After an extensive search conducted by members of Castleton’s faculty and administration over the past summer, the college has hired a new professor to head the Women’s and Gender Studies program. Melinda Mills comes to Castleton via Georgia State University in Atlanta, Ga., where she received her PhD and taught sociology as a graduate student and full-time faculty member since 2004.
The search to fill the position, which holds the responsibility of leading the Women’s and Gender Studies program and also working closely with the sociology department, was no simple task. Trish Van Der Spuy, the chair of the search committee, said that there were approximately 80 applicants for the position and “a lot of really strong candidates.”
Following a thorough interview process, the search committee narrowed the field of applicants to its three strongest candidates, who were invited to Castleton’s campus for a final interview. Finally, Mills nabbed the position.
“There wasn’t one deciding factor,” said Van Der Spuy. “Everything about her was absolutely right. She demonstrated an ability to lead the program and is highly prepared academically. It was very clear immediately that she was the right choice.”
Now settled into her new environment, Mills’ goal is to work toward offering Castleton students a BA in Women’s and Gender Studies. A minor in the subject has been offered since 1994.
“There is no definitive timeline for the transition,” said Mills, “but we’re working on making it happened sooner than later.”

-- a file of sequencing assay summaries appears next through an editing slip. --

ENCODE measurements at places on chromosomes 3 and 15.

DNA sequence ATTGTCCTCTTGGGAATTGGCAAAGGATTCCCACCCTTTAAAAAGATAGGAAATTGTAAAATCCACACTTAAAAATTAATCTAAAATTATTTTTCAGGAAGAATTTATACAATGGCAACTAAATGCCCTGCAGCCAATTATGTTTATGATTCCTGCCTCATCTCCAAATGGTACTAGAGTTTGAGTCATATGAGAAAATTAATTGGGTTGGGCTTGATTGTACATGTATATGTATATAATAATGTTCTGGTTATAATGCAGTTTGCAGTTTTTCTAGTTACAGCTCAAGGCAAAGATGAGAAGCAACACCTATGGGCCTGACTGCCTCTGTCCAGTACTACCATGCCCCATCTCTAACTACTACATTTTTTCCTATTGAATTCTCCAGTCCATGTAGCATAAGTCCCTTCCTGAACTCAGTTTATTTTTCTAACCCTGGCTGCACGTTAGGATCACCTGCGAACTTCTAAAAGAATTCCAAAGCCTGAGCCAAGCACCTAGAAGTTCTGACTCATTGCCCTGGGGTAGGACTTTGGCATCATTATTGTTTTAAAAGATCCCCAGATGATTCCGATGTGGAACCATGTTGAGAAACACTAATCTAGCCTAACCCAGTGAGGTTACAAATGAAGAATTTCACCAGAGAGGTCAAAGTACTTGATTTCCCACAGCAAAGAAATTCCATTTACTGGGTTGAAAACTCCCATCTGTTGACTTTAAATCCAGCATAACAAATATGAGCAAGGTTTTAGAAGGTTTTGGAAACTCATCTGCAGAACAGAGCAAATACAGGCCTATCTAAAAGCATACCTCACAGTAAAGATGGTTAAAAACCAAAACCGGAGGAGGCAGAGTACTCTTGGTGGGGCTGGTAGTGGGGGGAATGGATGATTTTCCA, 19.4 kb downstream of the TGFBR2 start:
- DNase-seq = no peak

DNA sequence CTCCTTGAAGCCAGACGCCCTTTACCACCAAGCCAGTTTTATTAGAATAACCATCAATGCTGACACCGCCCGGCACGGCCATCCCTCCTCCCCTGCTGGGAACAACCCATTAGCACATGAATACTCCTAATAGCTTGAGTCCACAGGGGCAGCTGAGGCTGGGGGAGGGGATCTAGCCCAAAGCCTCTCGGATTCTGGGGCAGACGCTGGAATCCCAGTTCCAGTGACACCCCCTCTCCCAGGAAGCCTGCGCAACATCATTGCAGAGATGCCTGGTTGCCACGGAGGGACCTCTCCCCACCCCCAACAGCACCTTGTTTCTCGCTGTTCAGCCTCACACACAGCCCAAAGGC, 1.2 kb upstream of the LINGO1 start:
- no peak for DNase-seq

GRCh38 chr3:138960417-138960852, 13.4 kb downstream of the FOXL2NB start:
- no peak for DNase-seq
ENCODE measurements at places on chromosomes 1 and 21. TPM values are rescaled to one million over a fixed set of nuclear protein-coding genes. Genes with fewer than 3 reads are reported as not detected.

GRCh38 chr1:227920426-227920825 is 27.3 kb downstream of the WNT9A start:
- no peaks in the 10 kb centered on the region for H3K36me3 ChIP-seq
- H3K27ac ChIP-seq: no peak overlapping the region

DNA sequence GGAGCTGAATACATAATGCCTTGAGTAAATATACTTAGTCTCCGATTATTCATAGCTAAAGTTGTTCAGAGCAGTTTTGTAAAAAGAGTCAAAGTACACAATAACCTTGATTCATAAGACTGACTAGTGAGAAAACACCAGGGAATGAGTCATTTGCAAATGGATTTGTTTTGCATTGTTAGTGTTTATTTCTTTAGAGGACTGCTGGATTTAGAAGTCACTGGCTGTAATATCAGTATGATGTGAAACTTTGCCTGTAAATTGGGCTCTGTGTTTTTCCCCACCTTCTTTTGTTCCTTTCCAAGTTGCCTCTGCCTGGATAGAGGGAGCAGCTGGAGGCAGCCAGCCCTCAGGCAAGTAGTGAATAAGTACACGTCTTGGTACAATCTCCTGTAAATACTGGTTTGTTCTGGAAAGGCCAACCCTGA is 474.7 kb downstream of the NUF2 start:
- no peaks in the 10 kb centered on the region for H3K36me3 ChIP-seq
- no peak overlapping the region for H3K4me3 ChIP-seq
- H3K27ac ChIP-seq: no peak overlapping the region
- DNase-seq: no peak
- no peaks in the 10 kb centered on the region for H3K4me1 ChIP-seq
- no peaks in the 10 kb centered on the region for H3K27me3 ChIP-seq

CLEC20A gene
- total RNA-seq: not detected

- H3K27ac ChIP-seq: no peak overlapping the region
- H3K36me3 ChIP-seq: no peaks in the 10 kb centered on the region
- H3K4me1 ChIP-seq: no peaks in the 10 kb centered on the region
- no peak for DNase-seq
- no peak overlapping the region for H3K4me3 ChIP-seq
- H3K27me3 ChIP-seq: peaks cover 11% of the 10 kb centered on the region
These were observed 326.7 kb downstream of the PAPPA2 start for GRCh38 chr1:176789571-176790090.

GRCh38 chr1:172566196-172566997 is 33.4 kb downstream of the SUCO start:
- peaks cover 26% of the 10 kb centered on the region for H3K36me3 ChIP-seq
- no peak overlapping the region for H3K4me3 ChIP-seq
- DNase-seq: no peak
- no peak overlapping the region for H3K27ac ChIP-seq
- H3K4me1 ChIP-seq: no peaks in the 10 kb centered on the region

Mills said that the differences between Georgia State University and Castleton are rather extreme, but also positive.
“Georgia State has 30,000 undergraduate students. I don’t even know how many people were in my department; that’s how big it was. I feel like the contributions I make here are registered in a completely different way: they’re meaningful immediately.”
Mills has two main goals that she would like to fulfill in her new position. One, mentioned previously, is to offer Women’s and Gender Studies as a major. She said that she will rely mostly on her graduate experience at Georgia State. However, she mentioned that she may communicate with nearby schools that currently offer the major, such as Middlebury and UVM.
Her other goal is to help students to “feel like feminism is for everybody.”
“I want students to realize that feminism is not something bad. I want to help dispel myths about feminism as the ‘f-word.’ I don’t want it to be seen as something ‘just for women,'”
Mills has enjoyed her move north, especially, she said, the pace of life.
“I love not having so much traffic,” she said. “I don’t miss having to use public transportation and going nowhere fast. People seem to enjoy there time more here. Everyone has a really balanced life.”
Although she has only been teaching for a few weeks, some students are beginning to take notice.
“She is very intelligent from every angle,” said senior Christina Cole.
“I think she’s a little intimidated being at a new school,” said Josh Coty, a sophomore History Education major, “but she most definitely has a the potential to be a good professor.